water ballast to persuade them to dive.
Internal partitions within the hull would be made from flat glass and could
be supported by glass girders; the technology for these is already available
and some are being used in the construction of architectural façades. The
stronger glass would also be used to help power the ships; photovoltaic
panels would enable sheets of glass to turn sunlight into electric power to
provide propulsion for the ships to move silently and with no pollution. We
could also use this stronger glass as material from which to make the
propeller and propeller shaft, perhaps even the rudder, that we need to keep
the ship moving in the right direction.
A silent warship would be difficult to detect on sonar, so making a silent
ship built from glass thereby rendering it very difficult to spot would make it
even less detectable. Civilian ships could include tinting technology within
the glass from which they were built that would make them very visible for
emergency or publicity situations. Their glass could also tint automatically
to keep out the sun, or to ensure internal darkness for times when passengers
want to sleep- the technology is already there.
These ships would be advantageous from the environmental point of view
too. They would take no more energy in their creation than would
conventional steel ships but would be largely recyclable as well as being
environmentally-friendly because of their self-produced electrical propulsion
system. For passenger use, even cabins deep in the hull could be naturally lit
thanks to the ship’s glass construction thereby helping save energy usage.
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The smoother surface of the glass, compared with the surface of the steel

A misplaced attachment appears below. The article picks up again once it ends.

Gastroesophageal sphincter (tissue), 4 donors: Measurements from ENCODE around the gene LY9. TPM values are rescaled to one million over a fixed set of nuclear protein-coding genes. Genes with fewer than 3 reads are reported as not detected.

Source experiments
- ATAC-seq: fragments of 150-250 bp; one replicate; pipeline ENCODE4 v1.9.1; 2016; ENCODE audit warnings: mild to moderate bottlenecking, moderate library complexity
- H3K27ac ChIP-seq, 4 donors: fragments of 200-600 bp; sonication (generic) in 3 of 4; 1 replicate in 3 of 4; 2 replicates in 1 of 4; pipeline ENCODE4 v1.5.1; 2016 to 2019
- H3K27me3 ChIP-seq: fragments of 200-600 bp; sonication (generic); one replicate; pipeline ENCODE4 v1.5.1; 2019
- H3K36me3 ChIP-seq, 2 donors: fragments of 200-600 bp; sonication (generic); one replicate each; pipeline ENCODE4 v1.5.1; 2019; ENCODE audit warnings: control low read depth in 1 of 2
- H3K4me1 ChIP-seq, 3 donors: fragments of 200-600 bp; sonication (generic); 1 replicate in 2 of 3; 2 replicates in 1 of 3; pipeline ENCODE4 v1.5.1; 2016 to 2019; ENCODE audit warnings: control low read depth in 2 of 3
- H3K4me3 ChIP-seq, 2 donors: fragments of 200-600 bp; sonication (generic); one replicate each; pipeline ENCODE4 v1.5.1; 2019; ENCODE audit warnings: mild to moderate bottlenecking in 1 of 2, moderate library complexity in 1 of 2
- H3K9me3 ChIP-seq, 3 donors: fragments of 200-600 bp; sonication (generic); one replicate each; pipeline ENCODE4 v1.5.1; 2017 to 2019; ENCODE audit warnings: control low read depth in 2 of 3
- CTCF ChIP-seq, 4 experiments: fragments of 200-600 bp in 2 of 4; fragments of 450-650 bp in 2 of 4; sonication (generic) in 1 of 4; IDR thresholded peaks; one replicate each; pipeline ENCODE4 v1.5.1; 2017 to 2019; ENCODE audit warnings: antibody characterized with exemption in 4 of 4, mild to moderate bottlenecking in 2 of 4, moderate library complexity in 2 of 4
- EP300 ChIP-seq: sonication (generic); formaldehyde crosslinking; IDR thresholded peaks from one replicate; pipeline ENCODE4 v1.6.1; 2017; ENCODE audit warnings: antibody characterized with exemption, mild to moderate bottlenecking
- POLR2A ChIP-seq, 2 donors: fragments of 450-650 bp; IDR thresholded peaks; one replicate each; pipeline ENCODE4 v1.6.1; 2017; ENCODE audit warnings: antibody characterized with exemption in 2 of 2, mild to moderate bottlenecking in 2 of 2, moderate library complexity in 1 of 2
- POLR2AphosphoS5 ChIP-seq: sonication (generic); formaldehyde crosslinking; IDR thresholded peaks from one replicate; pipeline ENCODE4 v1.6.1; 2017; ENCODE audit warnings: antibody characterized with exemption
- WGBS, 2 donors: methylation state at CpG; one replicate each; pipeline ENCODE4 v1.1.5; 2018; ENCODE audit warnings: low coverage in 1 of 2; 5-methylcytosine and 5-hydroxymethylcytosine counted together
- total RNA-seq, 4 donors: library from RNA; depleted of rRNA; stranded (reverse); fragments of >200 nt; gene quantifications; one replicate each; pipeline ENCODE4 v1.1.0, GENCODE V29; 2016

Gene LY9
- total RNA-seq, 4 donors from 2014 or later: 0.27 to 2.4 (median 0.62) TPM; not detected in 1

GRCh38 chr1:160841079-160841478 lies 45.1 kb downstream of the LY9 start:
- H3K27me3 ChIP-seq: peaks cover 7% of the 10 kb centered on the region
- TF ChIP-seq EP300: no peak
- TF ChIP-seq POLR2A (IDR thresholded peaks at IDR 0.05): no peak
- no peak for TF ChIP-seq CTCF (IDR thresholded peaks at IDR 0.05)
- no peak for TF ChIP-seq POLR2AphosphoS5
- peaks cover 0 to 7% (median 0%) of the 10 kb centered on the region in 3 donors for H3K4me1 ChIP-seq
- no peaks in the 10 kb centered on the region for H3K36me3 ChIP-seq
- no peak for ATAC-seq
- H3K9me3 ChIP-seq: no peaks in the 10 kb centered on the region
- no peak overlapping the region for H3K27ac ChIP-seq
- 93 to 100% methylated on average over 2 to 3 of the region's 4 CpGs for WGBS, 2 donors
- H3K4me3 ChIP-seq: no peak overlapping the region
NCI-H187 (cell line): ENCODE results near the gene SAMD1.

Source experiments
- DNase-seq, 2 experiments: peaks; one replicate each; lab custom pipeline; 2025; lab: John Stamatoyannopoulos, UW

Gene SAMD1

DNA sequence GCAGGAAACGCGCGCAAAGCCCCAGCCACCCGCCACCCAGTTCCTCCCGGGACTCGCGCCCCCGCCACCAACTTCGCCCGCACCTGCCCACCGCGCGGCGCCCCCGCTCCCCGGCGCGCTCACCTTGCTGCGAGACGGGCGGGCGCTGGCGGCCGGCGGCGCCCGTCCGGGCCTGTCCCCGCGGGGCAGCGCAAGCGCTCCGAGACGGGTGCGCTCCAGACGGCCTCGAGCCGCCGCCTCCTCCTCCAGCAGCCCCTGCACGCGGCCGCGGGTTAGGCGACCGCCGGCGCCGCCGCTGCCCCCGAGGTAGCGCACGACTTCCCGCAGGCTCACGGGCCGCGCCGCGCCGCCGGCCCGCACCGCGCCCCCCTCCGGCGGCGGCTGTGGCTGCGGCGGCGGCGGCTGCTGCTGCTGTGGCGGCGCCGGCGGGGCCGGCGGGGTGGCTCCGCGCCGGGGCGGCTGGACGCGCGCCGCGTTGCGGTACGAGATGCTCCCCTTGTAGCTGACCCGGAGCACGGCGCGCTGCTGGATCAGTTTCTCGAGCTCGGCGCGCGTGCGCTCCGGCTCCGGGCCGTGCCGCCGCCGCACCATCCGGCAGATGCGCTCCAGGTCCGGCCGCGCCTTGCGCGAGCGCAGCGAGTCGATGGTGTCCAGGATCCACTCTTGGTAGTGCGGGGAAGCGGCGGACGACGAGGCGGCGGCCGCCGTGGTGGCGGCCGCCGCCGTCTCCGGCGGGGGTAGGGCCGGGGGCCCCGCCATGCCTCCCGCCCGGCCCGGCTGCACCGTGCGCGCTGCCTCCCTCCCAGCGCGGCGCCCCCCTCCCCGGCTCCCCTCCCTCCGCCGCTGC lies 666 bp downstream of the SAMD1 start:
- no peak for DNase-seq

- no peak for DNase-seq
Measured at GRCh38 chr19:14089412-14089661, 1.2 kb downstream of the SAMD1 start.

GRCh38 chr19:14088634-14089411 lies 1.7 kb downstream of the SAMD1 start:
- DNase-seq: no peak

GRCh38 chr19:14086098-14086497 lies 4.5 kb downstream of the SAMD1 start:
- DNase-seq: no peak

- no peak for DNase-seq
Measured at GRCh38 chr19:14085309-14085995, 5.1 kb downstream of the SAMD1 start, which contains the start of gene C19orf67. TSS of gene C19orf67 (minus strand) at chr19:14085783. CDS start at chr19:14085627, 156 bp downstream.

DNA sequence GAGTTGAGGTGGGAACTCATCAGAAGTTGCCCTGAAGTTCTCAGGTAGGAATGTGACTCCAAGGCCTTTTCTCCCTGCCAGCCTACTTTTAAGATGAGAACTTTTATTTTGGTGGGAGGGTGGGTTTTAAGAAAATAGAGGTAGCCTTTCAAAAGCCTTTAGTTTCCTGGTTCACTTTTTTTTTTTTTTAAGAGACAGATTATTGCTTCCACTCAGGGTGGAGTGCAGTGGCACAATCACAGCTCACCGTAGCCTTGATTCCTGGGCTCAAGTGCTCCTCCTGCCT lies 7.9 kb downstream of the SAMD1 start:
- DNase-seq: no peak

used to make traditional ships, would enable glass ships to move more easily
through the water thereby again saving on energy usage. Any weight savings
over steel would also translate into more efficient vessels, able to carry more
payload further even on conventional fuel but capable of using very little
fuel at all thanks to their photovoltaic on-board power generation. The
photovoltaic technology would also be used to desalinate sea water, mainly
for non-drinkable water but in emergencies able to be drunk. That again
would help limit environmental effects.
Passenger versions of these ships could also use photovoltaic energy to
power air conditioning and heating and their superstructures could use low
emissivity glass to help save energy used for these purposes. Glass
decoration specialists and interior designers who specialise in glass usage
could be creative beyond their wildest dreams in furnishing the interiors, and
also exteriors, of passenger-carrying glass ships.
Freight versions of the ships might use their photovoltaic energy supplies to
refrigerate food cargo, or alternative to heat some cargoes, so again saving
energy and pollution. They could be built as bulk vessels or to carry
containers. Might we one day see governments troubled by threats of
terrorism and smuggling start to insist that freight containers be made of
glass?
I would envisage these vessels being manufactured by consortia of
shipbuilders, glass manufacturers, artists, technologists, engineers and
visionaries in the sort of venture that could take glass into entirely new and
exciting applications and markets as a material.

From John Towers, editor, Glass International.
Contact details;
Work: Westgate House, 120-130 Station Road, Redhill RH1 1ET, United
Kingdom; Tel +44 1737 855151. Fax +44 1737 855463. Email
johntowers@dmgworldmedia.com.
Home: 20 Waddon Close, Croydon CR0 4JT, United Kingdom. Tel +44 208
686 0653. Email john@johntowers.wanadoo.co.uk.